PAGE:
From its founding in 1856, the Benedictine principles of stewardship and stability have intimately connected the Saint John’s community to its land and surrounding neighbors.
For the first hundred years, Saint John’s lived out its mission as self-sufficiently as possible. Building materials, food, and fuel all came from the immediate forests, fields, and lakes; the motto being "let the community provide for itself."
As the needs of the community grew and developed, Saint John’s moved away from a focus on self-subsistence and drew on the Benedictine principle of stewardship to care more intentionally for its 2,700 acres of pristine woods, prairies, lakes and streams.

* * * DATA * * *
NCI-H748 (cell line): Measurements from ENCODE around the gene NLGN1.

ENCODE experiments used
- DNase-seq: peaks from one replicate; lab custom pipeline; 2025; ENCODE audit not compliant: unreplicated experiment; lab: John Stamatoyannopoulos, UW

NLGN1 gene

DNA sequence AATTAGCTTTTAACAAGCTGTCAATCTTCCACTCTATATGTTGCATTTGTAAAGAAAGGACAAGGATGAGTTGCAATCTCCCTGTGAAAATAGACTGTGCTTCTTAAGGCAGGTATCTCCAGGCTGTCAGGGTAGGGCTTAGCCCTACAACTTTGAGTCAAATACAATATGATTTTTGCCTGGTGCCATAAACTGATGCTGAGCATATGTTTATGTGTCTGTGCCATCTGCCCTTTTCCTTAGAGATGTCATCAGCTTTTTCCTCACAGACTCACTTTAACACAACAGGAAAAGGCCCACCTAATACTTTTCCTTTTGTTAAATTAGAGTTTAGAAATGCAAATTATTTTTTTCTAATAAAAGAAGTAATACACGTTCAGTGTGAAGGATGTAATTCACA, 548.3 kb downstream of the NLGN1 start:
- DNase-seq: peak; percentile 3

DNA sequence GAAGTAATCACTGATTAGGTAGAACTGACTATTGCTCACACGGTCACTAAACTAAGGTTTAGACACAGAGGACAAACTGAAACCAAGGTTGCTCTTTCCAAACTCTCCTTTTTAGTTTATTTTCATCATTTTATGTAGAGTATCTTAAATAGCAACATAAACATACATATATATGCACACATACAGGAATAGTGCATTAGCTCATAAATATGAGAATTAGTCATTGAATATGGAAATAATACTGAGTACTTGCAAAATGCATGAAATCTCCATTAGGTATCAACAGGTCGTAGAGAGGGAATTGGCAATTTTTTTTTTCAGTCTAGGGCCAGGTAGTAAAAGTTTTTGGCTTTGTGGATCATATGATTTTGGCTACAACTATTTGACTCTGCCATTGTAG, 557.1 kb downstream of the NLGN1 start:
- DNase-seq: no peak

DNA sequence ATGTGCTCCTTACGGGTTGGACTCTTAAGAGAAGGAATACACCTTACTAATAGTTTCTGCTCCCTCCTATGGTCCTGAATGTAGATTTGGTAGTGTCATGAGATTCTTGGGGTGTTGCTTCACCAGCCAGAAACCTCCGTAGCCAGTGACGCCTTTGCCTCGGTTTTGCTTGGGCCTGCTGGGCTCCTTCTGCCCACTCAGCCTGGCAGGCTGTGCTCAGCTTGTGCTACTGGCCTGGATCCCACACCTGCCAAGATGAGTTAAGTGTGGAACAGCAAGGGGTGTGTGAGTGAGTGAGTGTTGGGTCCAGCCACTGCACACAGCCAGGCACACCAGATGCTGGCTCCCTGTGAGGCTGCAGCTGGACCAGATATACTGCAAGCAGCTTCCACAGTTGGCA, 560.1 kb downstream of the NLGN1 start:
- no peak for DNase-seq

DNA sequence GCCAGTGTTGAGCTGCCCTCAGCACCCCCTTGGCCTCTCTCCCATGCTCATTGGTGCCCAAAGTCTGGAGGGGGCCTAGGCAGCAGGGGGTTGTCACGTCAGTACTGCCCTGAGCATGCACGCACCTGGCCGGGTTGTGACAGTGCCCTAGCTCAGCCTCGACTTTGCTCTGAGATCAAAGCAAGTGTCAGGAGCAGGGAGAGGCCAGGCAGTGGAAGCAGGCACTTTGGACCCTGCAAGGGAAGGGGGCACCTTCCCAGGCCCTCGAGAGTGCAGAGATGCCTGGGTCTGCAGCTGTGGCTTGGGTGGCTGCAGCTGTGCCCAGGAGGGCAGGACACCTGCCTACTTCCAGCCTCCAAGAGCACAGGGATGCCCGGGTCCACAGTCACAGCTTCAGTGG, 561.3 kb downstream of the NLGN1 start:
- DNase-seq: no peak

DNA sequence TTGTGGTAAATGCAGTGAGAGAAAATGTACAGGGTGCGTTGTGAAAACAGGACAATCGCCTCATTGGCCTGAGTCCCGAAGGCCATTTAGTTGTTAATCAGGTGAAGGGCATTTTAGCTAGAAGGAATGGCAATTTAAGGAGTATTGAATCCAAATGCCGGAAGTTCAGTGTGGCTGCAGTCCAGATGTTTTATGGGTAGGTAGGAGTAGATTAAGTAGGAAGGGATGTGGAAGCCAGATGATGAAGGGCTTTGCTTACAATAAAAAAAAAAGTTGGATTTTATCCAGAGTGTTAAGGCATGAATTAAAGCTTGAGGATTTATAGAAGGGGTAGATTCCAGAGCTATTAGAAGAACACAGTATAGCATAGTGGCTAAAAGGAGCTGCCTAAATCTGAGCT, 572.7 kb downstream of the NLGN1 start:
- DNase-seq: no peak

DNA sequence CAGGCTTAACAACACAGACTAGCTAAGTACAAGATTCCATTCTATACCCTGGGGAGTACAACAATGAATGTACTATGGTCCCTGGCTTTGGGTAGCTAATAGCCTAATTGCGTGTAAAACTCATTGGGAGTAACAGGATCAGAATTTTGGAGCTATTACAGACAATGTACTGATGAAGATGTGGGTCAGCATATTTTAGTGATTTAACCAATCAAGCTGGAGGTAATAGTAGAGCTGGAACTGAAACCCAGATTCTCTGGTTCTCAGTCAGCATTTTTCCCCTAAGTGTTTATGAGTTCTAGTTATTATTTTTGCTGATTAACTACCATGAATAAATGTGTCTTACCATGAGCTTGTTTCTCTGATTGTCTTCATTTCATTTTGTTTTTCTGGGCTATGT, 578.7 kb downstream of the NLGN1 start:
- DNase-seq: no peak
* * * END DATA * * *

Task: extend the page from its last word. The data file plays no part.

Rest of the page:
In 1997, this longstanding tradition of stewardship led the monks to designate the lands of Saint John’s Abbey as a natural arboretum, offering a unique environment for students to explore, conduct research, and learn about environmental education and land stewardship.
As environmental issues have grown more pressing, the Saint John’s community has once again returned to its tradition in stewardship and education by establishing the Environmental Studies major in 2003, becoming a charter signatory of the ACUPCC in 2007 and founding the Office of Sustainability in 2009. With its goal of achieving carbon neutrality by 2035, Saint John’s is taking innovative steps to ensure that it can pass on to future generations of Johnnies what it has so graciously received.